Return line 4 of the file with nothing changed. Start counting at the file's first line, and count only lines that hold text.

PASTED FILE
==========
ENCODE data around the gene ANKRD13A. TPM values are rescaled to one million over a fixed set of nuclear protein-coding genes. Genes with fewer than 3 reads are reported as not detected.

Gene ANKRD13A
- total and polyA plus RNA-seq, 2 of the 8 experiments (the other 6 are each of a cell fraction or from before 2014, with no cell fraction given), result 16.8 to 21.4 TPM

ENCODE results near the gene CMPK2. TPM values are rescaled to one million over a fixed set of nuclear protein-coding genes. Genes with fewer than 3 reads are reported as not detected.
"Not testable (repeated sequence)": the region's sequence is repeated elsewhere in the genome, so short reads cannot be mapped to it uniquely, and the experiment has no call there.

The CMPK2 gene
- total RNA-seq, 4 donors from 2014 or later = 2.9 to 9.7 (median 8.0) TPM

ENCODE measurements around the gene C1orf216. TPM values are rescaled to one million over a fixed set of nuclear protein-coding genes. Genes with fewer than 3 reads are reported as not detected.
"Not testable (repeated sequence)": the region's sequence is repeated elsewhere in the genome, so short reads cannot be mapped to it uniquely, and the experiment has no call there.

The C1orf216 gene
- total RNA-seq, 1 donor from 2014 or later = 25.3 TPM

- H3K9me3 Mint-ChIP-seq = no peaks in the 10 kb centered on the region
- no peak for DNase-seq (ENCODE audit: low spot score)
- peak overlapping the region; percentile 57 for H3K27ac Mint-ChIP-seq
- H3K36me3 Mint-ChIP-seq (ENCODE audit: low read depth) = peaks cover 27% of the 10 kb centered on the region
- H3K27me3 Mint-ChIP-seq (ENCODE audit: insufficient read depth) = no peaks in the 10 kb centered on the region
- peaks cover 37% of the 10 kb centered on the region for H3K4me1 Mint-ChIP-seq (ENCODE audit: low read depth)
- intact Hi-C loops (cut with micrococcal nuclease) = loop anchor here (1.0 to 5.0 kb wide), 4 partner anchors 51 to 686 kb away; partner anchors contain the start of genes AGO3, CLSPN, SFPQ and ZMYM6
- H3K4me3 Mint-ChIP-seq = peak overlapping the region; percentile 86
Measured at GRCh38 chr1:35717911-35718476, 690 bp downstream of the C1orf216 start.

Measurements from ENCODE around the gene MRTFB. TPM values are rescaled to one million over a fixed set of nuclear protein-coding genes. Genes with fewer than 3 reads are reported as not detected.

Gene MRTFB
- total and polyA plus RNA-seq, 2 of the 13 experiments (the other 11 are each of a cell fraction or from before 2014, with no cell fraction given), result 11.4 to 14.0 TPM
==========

ENCODE results near the gene CMPK2. TPM values are rescaled to one million over a fixed set of nuclear protein-coding genes. Genes with fewer than 3 reads are reported as not detected.